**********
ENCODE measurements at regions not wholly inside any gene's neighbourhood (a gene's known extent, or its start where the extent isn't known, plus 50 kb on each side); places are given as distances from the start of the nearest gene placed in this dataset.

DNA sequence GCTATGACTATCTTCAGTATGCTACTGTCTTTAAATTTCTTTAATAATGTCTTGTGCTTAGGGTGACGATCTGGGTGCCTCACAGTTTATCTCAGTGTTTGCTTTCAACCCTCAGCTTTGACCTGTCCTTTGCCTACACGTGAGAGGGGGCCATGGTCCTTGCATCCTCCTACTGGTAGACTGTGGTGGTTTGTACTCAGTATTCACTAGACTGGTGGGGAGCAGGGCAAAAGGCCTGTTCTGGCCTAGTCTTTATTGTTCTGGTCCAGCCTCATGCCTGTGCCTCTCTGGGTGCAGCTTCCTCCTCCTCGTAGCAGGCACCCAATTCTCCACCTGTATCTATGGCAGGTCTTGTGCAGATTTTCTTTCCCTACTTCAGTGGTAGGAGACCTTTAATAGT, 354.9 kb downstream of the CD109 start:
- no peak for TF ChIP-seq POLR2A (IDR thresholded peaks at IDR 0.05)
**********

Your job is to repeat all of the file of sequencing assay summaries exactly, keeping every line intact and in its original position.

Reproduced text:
ENCODE measurements at regions not wholly inside any gene's neighbourhood (a gene's known extent, or its start where the extent isn't known, plus 50 kb on each side); places are given as distances from the start of the nearest gene placed in this dataset.

DNA sequence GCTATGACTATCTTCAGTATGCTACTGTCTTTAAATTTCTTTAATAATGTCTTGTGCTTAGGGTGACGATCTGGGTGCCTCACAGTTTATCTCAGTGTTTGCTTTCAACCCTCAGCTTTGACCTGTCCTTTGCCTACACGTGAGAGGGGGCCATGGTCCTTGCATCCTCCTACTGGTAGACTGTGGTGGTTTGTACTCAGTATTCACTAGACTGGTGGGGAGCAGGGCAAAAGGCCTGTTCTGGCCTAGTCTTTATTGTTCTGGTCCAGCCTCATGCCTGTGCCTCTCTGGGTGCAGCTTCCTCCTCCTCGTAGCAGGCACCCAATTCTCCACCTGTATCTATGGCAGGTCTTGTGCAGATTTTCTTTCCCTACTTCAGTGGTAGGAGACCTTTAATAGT, 354.9 kb downstream of the CD109 start:
- no peak for TF ChIP-seq POLR2A (IDR thresholded peaks at IDR 0.05)